At that time Frutiger was already busy working on the Roissy project. He had by then notched up some 20 years of experience in type design, and had passed from hot metal setting to photosetting and early digital methods of typesetting. He himself was aware of the flaws of Univers when it came to employing it for signage, which has different needs from those of a reading text on paper. Even though airports and train stations still use Univers on signs to this day, Frutiger realised back then that an entirely different kind of typeface was required. He once told me in the early ’90s that Univers wasn’t suitable for signage. At the time we were looking for a narrower version of Frutiger for the Berlin transport system signage, which didn’t yet exist in digitised form. So we had to digitise parts of the typeface ourselves, and have him give his blessing to a few alterations we had introduced. We also drew an italic, because the typical Frutigerian slanted cut wasn’t distinctive enough for information on the Underground signs. Adrian would comment on the designs that I showed him by saying “that’s not bad, but I would have done it differently”; both a go-ahead and a critique in one sentence. For fundamental reasons, he had never designed italic forms in the Roman tradition for his sans serif faces, preferring instead to make slanted versions of the upright cuts. However, for the new edition under the name of Frutiger Next, he let himself be convinced to produce a proper italic in order to meet the market demands, which looks a lot like our FF Transit Kursiv from 1991.
System with feeling
I know of no other typeface designer who can put so much feeling into a systematic approach. Frutiger’s typefaces are always carefully planned, but they never look it. He developed number schemes for stroke width ratios and width proportions, yet never a priori by equation or interpolation, instead by feel for the right measurements. None of his designs were ever made to be bestsellers or classics, they were always made with the specific requirements in mind, usually demanded by the employer and only occasionally due to the desire to fit a particular genre. Adrian Frutiger long ago decided that he had contributed to every typeface classification and could only repeat himself. It’s a good job he at least let himself be convinced to oversee the new editions of his many classics, because modern technology allows all sorts of details which couldn’t be realised in his day.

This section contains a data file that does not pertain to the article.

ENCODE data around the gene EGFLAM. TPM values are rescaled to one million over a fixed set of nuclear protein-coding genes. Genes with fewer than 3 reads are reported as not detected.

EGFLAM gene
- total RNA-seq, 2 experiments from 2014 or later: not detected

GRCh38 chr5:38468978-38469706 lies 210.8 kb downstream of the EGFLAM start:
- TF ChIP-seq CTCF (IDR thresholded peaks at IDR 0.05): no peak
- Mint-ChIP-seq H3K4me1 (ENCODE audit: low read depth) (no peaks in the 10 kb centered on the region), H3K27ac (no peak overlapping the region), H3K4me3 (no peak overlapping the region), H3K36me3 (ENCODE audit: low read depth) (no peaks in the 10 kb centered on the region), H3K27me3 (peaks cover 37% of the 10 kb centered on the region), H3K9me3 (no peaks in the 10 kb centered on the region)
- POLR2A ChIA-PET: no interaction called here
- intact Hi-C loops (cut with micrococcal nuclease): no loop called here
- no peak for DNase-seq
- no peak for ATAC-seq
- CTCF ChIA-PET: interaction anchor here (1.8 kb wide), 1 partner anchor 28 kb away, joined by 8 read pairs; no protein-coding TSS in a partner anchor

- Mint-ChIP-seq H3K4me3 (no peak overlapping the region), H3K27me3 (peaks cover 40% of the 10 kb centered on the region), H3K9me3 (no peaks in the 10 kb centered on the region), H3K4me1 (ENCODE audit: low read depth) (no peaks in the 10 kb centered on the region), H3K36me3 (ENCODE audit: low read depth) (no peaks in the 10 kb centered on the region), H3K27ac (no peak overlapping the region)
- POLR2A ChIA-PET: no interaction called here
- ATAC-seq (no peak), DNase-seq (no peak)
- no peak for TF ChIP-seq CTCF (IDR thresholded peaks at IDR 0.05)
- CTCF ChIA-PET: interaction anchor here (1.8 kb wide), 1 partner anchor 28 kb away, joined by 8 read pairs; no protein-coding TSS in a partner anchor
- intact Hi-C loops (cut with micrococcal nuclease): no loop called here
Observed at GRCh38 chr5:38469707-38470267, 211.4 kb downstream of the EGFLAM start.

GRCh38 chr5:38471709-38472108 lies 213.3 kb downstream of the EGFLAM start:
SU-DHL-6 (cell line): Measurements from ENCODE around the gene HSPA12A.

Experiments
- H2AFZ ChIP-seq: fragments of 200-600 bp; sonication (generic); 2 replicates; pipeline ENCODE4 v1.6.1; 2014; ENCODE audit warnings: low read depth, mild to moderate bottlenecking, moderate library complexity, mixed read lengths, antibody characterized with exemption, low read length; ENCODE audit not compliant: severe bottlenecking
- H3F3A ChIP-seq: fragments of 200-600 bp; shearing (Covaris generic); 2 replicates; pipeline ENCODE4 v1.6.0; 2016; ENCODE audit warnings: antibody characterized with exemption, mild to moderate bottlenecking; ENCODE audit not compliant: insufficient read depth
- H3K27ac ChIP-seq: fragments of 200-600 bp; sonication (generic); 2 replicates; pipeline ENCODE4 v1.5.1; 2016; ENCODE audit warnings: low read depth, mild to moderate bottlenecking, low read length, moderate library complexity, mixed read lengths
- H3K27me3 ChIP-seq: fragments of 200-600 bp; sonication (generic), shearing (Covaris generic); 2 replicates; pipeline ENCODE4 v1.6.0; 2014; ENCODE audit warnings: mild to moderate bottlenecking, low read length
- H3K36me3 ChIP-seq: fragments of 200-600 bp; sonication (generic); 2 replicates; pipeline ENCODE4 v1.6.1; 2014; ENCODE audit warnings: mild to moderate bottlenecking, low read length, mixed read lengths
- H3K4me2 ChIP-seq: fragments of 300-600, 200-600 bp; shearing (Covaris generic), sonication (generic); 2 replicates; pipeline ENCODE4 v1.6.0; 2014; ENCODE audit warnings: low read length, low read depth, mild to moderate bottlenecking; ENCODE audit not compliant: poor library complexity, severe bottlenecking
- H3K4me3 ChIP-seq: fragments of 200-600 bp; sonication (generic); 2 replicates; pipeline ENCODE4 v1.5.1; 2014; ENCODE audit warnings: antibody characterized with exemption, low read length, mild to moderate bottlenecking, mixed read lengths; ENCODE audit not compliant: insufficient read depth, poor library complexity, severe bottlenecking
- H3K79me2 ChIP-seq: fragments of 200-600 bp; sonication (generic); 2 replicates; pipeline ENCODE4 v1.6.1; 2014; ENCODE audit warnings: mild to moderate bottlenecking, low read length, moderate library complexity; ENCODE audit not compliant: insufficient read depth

Whoever fancies creating a typeface ought to know that we don’t design the black strokes, but the white spaces in between. Adrian Frutiger’s method of cutting shapes out of black paper using scissors and then sticking them together to make letters and characters can be traced, according to him, to the traditions of his native Interlaken. That’s what gave him the best tool – his intrinsic feel for inner and outer shapes, for rhythm, contrast, tension and consistency, and how to transform all these into shapes which are more than mere alpha-numeric characters.
What’s the best typeface in the world for the Latin alphabet? Frutiger, of course. It combines the talent of an unassuming designer who has devoted over fifty years to these little characters with the knowledge and experience of all the technology that has come and gone in that time. It is appropriate that this typeface, which started out as Concorde, bears his name today. It means he stands alongside Garamond, Caslon, Bodoni, Gill and the other typeface designers who expressed and captured their epochs for posterity.
This homage is no doubt extremely embarrassing for him.